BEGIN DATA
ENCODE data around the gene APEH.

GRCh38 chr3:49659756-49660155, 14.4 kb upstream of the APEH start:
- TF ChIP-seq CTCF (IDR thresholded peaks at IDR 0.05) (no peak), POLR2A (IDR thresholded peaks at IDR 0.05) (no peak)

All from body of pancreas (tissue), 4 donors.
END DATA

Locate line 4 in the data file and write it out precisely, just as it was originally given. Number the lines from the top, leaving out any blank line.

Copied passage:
All from body of pancreas (tissue), 4 donors.